Monday, March 12, 2012

Thoughts on Sugar and a Deconstructed Cookie Pie

If your just looking for a recipe- scroll down to the bottom, but if you enjoy TMI and a rant on sugar, then read on :)

Last week I was feeling full in the tummy area and so I went to the woman doctor to make sure I was not pregs. Don't get me wrong, I would have loved that news; however, I am still adjusting 6 months post- our family going from 2 to 5 overnight.

I was not (preggers, that is).

I was housing some pretty nasty cysts on my ovaries. 22 on one ovary to be exact. I didn't ask how many on the other. The doctor said I was most likely insulin resistant, or even pre-diabetic and he did some blood work to check that out so he could give the common PCOS (Poly-cystic Ovarian Syndrome) diagnosis and we would go from there.

Pre-diabetic? Me?? I eat so well! How could I possibly be pre-diabetic? Turns out I am! All of this has lead me to discover that at times I am hypoglycemic (super low blood sugar) and I do actually have sugar spikes- even when I just eat a modest amount of dates and coconut sugar. What? I had no idea that my occasional splurge with dates, and even store bought vegan chocolate could do that to me, or rather, that my body responded that way to it!

When it comes down to it though, it makes sense. Although somewhat short-lived, my professional baking career was filled with filling my body with refined substances like white flour and refined cane or beet sugar. Daily. And you combine that with a family/ genetic predisposition then you get insulin resistance over time.

So I have shared my story and I guess I should have a point, right? Well here is what I'm feeling at the moment. Sugar is sugar is sugar. Now I do agree that not all sugars are created equally- there is not anything of worth in refined white cane or GMO beet sugar that fills the standard American diet. However, maple syrup is still sugar, so is coconut sugar, so is honey, so is brown rice syrup. And to a certain extent, they are in fact refined. They all are readily used by your body and quickly enter your bloodstream (some more quickly than others) or are processed by your liver to be turn into glucose to enter the bloodstream. And elevated blood sugar levels over time can lead to all sorts of problems from digestive issues to adrenal fatigue to a whole host of things.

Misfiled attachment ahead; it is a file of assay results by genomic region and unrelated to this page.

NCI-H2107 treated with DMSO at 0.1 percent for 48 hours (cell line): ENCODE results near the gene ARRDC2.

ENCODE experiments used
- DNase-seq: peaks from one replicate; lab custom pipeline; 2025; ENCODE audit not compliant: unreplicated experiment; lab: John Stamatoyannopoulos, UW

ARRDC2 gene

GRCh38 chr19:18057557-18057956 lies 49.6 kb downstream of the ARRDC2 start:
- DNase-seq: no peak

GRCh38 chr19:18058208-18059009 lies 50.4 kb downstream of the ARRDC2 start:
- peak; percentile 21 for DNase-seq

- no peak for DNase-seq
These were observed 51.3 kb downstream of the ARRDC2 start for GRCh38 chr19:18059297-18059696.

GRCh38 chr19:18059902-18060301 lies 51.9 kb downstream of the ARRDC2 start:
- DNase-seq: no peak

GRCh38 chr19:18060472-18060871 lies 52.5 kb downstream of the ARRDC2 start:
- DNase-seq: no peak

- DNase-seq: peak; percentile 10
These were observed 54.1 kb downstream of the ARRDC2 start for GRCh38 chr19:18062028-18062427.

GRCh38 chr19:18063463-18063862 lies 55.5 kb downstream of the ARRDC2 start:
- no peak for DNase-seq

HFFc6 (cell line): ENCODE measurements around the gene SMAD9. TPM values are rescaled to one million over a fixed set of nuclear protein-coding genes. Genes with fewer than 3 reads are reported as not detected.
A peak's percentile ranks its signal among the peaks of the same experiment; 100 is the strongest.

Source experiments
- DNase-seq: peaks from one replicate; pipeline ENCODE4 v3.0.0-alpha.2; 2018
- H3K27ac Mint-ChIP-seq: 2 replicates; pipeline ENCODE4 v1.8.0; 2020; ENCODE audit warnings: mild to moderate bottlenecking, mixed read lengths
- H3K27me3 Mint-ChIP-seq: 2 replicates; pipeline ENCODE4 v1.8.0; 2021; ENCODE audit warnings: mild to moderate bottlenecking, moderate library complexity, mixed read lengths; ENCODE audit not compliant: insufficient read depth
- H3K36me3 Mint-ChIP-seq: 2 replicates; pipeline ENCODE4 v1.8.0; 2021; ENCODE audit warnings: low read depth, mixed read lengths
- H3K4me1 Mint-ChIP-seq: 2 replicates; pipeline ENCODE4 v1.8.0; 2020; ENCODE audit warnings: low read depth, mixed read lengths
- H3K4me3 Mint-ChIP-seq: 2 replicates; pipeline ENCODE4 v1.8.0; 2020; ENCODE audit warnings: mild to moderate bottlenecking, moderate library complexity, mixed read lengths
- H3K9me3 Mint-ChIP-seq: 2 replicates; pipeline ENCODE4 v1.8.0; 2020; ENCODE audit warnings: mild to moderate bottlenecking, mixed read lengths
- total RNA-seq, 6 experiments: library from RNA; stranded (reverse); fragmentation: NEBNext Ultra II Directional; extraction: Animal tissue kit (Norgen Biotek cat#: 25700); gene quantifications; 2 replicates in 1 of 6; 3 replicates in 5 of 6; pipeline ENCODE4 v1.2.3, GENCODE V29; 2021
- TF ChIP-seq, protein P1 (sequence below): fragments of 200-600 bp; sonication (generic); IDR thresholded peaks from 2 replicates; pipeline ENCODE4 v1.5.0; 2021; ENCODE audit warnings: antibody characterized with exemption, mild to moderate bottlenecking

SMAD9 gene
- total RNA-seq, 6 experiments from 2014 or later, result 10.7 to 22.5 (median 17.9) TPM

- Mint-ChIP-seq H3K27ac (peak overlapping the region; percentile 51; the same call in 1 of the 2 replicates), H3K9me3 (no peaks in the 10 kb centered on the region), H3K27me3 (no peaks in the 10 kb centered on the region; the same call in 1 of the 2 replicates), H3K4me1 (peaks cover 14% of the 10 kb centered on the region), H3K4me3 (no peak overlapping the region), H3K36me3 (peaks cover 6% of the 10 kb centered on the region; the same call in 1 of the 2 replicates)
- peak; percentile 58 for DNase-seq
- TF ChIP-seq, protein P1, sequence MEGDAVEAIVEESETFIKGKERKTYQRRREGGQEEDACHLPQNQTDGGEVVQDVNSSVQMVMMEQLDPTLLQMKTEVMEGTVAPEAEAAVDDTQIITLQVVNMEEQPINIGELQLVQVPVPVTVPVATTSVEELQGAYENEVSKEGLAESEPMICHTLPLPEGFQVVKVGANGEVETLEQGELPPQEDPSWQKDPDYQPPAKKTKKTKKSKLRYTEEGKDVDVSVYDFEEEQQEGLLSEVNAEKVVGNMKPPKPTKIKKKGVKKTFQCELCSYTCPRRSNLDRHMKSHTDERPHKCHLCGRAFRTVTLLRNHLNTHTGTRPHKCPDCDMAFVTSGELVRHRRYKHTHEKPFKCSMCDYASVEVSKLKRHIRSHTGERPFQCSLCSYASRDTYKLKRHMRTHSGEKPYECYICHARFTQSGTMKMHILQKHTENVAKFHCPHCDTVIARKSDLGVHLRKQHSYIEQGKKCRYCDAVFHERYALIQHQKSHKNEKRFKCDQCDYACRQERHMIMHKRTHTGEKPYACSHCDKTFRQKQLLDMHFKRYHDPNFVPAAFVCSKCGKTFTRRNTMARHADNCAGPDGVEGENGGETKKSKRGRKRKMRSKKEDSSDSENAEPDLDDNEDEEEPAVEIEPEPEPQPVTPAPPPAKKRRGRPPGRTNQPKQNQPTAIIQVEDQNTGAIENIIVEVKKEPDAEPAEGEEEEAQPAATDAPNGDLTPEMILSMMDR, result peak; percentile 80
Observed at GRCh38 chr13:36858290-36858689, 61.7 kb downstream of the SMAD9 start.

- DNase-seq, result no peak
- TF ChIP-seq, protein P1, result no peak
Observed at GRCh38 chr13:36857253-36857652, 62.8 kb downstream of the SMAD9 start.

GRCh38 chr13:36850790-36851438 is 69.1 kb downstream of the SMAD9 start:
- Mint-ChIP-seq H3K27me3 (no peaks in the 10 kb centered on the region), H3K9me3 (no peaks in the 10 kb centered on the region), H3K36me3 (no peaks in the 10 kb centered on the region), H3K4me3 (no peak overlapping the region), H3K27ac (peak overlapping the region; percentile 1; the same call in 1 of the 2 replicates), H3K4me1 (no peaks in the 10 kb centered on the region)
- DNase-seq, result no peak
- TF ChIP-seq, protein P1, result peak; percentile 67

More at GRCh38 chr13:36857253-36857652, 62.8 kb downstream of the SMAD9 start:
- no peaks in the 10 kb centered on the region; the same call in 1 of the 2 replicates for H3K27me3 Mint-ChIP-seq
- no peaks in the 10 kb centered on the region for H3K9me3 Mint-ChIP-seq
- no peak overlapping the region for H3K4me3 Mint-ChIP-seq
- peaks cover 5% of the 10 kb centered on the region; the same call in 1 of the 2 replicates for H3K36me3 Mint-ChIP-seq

If you come off of refined white sugar, only to replace a similar amount with maple syrup or high fructose agave, you are still eating just as many actual sugar molecules.

There. I said it. Now why would a sugar-free food blogger be downing all natural alternative sweeteners?

First, I'm really not. I just felt that it should be mentioned to those who think that they can lead a completely "healthier lifestyle" just by replacing their white sugar with a natural one. It just doesn't work that way. Even being grain-free for a while, which has helped balance out my blood sugar and insulin response, I still will have way too high blood sugar post a grain-free dessert sweetened with maple syrup. Now, many people make the healthy decision to switch to natural sugars and do it smartly and use much less actual sugar (molecules entering the body) and it ends up affecting their health in a positive way.